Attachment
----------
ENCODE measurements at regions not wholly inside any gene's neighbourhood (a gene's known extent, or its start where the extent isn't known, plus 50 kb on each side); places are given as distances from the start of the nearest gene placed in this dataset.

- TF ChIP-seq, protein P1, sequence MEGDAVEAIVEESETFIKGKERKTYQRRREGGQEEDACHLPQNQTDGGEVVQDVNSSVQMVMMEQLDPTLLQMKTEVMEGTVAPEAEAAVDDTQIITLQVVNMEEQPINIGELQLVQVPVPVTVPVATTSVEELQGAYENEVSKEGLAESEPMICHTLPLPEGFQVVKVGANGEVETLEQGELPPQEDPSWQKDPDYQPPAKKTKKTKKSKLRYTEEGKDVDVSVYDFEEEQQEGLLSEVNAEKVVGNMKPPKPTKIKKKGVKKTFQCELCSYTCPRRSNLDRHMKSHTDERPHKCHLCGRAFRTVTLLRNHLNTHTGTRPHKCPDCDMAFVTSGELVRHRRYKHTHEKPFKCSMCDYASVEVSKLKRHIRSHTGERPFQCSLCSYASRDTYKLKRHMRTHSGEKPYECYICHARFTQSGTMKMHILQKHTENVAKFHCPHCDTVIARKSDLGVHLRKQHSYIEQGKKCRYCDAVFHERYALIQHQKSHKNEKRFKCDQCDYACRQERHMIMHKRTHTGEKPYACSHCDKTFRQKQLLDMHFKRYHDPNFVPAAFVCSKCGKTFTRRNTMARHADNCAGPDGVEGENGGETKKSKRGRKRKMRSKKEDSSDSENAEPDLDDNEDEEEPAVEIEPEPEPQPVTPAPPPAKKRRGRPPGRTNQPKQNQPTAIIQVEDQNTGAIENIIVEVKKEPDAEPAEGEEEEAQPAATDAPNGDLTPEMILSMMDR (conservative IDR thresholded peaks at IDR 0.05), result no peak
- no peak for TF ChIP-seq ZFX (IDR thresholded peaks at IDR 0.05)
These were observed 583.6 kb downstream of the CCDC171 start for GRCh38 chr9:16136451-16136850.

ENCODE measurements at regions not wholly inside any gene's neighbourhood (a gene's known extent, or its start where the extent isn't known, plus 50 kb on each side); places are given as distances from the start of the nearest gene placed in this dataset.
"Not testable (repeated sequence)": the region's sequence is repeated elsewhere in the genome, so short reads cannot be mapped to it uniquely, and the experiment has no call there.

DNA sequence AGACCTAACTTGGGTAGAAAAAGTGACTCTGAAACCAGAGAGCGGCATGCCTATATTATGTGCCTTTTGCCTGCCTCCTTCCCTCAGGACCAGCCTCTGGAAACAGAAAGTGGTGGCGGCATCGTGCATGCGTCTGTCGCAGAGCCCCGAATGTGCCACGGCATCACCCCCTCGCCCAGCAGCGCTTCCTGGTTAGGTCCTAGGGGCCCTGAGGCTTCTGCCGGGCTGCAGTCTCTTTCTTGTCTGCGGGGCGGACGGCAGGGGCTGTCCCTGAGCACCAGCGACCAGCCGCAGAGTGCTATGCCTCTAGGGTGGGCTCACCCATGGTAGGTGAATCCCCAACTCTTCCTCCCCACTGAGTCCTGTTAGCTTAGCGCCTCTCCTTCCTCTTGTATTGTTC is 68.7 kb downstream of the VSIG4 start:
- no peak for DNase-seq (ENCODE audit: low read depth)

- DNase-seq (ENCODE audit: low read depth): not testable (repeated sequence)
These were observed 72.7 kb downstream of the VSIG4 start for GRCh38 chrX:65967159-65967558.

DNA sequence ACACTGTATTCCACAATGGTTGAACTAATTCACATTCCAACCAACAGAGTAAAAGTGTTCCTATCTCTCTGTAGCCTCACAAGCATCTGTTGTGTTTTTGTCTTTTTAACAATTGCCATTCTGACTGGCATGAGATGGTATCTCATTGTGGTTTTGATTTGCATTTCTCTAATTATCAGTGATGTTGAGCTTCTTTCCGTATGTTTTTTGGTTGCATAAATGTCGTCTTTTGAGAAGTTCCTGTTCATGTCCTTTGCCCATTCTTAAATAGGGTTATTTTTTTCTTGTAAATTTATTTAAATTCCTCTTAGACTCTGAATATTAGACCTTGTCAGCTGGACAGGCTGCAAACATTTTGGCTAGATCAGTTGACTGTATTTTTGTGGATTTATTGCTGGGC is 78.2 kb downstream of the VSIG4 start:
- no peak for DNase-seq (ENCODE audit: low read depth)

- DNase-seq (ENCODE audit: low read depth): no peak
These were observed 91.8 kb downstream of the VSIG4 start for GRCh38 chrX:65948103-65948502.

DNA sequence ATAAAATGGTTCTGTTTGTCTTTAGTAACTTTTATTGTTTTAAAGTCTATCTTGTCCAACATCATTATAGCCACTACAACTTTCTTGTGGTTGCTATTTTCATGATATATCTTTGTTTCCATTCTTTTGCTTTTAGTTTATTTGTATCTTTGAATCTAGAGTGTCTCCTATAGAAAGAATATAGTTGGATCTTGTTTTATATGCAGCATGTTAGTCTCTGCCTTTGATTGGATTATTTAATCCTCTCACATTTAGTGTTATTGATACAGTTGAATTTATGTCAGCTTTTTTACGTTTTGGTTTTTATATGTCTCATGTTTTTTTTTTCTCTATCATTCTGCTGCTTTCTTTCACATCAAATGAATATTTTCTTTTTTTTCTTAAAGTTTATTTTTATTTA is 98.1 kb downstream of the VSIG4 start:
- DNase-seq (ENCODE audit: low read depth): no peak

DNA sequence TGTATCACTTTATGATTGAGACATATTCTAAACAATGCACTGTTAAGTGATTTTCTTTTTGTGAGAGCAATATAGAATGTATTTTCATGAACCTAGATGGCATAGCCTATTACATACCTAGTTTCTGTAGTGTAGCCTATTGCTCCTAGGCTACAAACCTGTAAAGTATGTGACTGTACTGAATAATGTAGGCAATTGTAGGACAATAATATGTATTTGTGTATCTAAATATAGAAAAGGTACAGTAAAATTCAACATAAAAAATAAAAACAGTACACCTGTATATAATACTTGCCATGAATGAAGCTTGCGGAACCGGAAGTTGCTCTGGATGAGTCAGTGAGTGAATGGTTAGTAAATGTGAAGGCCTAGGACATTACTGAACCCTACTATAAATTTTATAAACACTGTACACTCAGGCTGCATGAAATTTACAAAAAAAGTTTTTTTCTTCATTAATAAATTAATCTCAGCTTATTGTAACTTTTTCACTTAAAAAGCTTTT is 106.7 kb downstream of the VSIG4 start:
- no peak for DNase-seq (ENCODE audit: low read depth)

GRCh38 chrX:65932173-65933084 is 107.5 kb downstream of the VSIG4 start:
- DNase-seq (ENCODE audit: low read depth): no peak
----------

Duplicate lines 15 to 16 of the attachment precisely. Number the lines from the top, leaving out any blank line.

DNA sequence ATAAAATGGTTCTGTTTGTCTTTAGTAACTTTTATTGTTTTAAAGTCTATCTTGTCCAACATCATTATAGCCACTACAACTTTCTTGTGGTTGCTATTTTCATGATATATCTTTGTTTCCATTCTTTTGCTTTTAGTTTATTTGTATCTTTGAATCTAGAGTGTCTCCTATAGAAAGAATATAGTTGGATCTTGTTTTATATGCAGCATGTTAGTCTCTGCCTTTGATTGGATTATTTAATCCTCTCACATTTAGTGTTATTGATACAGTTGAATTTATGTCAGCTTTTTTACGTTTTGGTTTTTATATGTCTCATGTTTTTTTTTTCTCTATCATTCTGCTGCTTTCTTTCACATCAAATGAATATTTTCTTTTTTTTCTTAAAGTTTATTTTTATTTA is 98.1 kb downstream of the VSIG4 start:
- DNase-seq (ENCODE audit: low read depth): no peak